1. My migraine raged long into last night. Despite the medicine that usually helped ease such woes, sleep was elusive.

I had read too much about the Connecticut school shooting, about people proclaiming to be other people’s mothers, about what our school district is doing about the “non-credible, third-hand” rumor of a planned shooting at our local high school.

I had seen too many pictures of too many beautiful, now gone children and their heartbroken parents.

I had watched my President, and I explained to my children why I was crying while I was watching the President.

* *
2. Some poetry, then.

Dan Waber’s slim volume echolalia rested on my nightstand. I’d met Dan more than a year ago, when I stopped in Paper Kite Press (his small gem of a store) during some business trip downtime.

We talked poetry – and more – that day. Dan gave me “free encouragement” from a box on the counter. (Because we all need free encouragement, don’t we?)  I selected echolalia from the small shelf, mentioning why the title intrigued me, knowing I was going to buy it.

“My son has autism,” I explained. “He was … he had echolalia for awhile.”

Dan’s poems sat on my own bookshelves, unread until last night. I made my way with them into the guest bedroom and settled into the bed and read.

And read.

Dan’s poems, as I suspected, have little to do with autism or the echolalia that I’m familiar with. What these poems are is a love story to Dan’s wife Jennifer, a poet in her own right. They’re a love story about the ephemera that make up the everyday – chopping mushrooms for dinner, cats fussing about, a glance of the swish of hips, crazy neighbors, doing the dishes, a rejection letter in the mail, picking up a child from school.

Picking up a child from school.

Their love is palpable and you smile as you read these poems (at least, I did) and I found my heart and breath slowing down, finally, for a moment, in these troubled times, in that midnight hour, in our darkened house.

(As John Lennon says in “Mind Games,” love is the answer and you know that for sure. Wise man, that John.)

And at the end of Echolalia, Dan Waber reveals the echolalia part of his poems in the After Words section of the chapbook.

“Every poem in this collection contains an “echo” made by reading the last word of each line, in a downward fashion. With one exception, every echo was written or spoken by poet (and love of my life) Jennifer Hill-Kaucher. Some come from poems or fictions she has written (some of which have been published by FootHills Publishing) but many come from places as mundane as jotted notes and SMS text messages.”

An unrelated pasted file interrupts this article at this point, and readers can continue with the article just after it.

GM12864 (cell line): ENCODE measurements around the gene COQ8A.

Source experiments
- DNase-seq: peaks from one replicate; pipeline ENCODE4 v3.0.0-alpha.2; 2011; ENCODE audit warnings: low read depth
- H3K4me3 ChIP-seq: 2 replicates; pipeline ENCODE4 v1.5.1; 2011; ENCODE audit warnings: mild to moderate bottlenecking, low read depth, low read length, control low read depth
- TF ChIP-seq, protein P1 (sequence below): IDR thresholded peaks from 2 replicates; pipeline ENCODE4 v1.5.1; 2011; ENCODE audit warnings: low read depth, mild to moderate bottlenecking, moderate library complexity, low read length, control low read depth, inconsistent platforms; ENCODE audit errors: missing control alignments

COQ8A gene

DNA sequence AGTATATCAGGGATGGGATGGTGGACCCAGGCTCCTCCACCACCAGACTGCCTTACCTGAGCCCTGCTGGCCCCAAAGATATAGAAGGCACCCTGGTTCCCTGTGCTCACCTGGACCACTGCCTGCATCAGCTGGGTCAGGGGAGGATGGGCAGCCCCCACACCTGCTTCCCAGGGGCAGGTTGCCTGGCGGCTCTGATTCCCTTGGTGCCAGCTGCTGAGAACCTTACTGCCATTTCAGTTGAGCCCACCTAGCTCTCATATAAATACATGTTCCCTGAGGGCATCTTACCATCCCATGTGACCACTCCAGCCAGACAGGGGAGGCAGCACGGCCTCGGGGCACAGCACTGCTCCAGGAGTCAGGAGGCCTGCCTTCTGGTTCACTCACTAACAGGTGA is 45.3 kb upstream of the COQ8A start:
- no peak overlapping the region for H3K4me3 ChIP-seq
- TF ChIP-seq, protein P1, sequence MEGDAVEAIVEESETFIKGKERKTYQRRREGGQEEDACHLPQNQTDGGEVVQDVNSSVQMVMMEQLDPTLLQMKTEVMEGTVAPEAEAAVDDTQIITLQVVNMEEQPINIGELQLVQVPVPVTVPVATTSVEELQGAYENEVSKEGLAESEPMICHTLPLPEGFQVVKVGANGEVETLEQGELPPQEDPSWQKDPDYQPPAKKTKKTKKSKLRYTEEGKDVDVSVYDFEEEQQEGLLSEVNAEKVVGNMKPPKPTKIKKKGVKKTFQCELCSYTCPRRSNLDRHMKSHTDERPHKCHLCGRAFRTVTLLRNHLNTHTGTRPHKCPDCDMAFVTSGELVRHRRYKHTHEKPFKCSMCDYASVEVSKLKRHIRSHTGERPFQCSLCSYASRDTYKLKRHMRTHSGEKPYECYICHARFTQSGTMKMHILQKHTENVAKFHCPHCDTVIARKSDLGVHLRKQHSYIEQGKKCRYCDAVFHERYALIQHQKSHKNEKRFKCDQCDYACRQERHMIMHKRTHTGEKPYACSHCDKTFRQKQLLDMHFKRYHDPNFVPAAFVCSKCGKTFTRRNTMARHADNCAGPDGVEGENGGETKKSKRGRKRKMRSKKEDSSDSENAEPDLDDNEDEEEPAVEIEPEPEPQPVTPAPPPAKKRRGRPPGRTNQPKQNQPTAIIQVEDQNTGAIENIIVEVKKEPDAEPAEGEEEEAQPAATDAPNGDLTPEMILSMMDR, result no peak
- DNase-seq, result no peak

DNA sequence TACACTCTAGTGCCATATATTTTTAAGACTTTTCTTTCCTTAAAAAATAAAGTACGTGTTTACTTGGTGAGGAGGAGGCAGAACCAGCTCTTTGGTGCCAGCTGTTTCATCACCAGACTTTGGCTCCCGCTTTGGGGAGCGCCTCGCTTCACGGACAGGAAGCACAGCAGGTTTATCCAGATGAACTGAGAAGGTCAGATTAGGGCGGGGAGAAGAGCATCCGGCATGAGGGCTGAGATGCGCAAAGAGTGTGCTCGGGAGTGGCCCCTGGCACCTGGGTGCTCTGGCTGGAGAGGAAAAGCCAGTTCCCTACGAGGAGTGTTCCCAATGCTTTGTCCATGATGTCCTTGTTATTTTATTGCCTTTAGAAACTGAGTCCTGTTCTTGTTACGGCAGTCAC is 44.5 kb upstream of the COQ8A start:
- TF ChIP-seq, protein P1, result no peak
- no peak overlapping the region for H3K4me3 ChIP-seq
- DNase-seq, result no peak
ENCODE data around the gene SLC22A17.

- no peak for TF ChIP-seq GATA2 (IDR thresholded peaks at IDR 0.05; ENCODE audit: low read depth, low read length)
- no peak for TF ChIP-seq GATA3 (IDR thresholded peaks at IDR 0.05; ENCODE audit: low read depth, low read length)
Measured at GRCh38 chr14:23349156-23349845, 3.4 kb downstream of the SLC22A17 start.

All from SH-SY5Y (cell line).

I fell asleep wondering how I could better capture the echoes of the important people in my life.

* *
3.  I woke up, as I do, checking my own text messages and Facebook statuses and job postings on my phone.

And there it was, an offensive-to-me post from a Facebook friend so full of misunderstanding and misconceptions, parroting the oft-heard talking points, perpetuating stigmas about people with disabilities.

Coffee in hand, I sat down to bang out a response. At 6:30 a.m.

In the living room, my boy was counting down the days until Christmas, until Santa, until our trip to Philadelphia. He has his agenda, his routines, his traditions all set, ready and rarin’ to go.

“I am just FILLED with the SPIRIT of CHRISTMAS!” he exclaimed.

I had a choice. Fight with the friend in the name of educating him about people with disabilities – because I should do that, right? My autism mom friends would certainly do that. I’d be letting them down – and the entire population of people like my son, too – if I let this abhorrent behavior continue unabated, if I gave up, if I let him go on believing that people with autism were brats at heart and just deserved a whack on the ass.